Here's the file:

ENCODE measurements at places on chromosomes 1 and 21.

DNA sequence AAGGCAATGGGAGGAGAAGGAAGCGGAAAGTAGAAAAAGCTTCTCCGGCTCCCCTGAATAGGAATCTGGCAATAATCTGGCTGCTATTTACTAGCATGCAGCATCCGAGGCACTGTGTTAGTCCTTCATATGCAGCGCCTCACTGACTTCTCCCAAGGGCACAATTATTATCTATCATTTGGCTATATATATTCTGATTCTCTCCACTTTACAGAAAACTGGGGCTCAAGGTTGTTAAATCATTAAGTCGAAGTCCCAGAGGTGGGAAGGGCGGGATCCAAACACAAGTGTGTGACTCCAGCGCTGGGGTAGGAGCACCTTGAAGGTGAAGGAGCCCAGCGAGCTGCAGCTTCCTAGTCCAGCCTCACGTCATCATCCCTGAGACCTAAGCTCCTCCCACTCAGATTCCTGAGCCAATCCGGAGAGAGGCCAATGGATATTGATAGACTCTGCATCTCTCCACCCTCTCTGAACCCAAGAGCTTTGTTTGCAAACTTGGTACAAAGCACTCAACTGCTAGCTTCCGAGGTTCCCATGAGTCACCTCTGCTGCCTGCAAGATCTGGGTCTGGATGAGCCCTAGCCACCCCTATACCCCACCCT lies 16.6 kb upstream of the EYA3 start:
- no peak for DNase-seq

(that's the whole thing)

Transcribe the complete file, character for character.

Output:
ENCODE measurements at places on chromosomes 1 and 21.

DNA sequence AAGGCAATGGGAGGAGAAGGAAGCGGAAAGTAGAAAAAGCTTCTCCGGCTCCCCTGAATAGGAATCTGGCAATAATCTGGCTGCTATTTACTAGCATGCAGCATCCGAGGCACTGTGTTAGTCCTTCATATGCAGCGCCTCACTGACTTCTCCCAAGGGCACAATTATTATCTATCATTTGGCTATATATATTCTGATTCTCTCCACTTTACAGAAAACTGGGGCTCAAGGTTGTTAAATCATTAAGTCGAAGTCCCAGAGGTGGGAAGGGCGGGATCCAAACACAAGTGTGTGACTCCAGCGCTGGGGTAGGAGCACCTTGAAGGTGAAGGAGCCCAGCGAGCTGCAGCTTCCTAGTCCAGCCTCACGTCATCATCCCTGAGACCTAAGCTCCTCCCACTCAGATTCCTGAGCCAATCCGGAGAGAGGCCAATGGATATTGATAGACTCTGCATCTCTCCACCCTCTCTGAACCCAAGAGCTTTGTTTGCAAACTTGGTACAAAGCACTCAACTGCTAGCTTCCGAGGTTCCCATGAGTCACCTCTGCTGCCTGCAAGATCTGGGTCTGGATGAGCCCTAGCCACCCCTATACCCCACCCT lies 16.6 kb upstream of the EYA3 start:
- no peak for DNase-seq